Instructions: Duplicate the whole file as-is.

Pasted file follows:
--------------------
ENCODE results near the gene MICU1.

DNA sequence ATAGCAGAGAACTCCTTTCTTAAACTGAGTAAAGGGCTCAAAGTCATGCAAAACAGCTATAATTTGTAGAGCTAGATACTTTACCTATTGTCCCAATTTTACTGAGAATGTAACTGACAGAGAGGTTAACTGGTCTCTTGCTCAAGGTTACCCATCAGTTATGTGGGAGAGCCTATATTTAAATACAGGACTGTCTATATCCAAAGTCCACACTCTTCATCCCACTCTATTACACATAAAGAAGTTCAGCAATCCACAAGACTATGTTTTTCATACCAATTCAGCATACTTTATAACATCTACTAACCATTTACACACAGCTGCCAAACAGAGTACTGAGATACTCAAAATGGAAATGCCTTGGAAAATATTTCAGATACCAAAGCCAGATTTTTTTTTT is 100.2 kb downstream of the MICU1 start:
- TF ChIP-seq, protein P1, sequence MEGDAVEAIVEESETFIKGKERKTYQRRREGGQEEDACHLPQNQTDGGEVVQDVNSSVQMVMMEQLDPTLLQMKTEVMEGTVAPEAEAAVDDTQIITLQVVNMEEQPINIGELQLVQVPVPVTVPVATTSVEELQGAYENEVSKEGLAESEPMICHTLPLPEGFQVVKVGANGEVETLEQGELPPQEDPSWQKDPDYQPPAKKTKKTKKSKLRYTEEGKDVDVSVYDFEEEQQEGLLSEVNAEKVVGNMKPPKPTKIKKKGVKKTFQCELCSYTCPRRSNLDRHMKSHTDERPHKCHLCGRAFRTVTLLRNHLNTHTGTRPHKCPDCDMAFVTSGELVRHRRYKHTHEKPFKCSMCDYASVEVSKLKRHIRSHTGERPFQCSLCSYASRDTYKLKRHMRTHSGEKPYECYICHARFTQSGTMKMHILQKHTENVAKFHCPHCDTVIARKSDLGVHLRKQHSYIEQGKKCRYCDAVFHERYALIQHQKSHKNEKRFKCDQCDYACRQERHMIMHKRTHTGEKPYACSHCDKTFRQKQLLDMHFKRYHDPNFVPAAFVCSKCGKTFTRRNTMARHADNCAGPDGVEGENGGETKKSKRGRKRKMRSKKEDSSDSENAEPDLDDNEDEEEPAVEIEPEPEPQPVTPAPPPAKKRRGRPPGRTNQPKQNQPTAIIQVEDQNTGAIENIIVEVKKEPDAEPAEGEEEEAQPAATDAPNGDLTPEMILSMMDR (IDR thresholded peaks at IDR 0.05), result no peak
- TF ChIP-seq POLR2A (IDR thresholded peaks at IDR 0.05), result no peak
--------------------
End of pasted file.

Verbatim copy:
ENCODE results near the gene MICU1.

DNA sequence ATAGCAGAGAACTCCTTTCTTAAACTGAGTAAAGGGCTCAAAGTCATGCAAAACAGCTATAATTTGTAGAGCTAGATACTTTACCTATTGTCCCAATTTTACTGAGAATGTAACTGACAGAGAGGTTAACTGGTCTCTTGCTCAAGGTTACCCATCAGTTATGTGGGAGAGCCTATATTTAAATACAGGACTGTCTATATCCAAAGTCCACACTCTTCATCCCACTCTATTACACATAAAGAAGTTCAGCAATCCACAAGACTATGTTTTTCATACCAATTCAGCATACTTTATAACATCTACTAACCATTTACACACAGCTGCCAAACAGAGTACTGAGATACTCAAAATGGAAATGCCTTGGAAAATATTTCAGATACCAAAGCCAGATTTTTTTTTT is 100.2 kb downstream of the MICU1 start:
- TF ChIP-seq, protein P1, sequence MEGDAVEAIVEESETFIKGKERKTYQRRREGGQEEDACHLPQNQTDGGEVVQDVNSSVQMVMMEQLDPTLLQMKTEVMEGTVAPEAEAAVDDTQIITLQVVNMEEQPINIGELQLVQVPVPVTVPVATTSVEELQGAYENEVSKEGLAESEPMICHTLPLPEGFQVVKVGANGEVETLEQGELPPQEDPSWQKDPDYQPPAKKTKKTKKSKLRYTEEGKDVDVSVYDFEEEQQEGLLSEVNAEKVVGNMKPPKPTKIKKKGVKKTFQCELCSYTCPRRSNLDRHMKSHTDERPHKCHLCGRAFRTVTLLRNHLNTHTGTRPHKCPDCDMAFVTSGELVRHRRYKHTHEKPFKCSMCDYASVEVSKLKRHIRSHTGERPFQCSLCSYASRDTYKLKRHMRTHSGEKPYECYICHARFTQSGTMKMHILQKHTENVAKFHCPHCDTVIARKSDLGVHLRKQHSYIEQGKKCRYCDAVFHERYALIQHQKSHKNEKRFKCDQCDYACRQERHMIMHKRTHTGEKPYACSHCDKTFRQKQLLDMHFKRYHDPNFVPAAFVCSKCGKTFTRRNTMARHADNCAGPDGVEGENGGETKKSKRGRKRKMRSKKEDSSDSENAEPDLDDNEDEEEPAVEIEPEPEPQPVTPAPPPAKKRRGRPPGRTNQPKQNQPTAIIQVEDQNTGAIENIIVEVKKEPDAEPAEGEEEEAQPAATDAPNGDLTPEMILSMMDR (IDR thresholded peaks at IDR 0.05), result no peak
- TF ChIP-seq POLR2A (IDR thresholded peaks at IDR 0.05), result no peak